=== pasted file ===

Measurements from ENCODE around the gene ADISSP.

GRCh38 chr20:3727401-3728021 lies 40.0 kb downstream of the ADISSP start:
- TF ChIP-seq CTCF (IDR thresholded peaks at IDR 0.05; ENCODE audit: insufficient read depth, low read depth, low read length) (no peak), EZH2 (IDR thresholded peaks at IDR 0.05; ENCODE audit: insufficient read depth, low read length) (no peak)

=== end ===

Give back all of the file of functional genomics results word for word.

Measurements from ENCODE around the gene ADISSP.

GRCh38 chr20:3727401-3728021 lies 40.0 kb downstream of the ADISSP start:
- TF ChIP-seq CTCF (IDR thresholded peaks at IDR 0.05; ENCODE audit: insufficient read depth, low read depth, low read length) (no peak), EZH2 (IDR thresholded peaks at IDR 0.05; ENCODE audit: insufficient read depth, low read length) (no peak)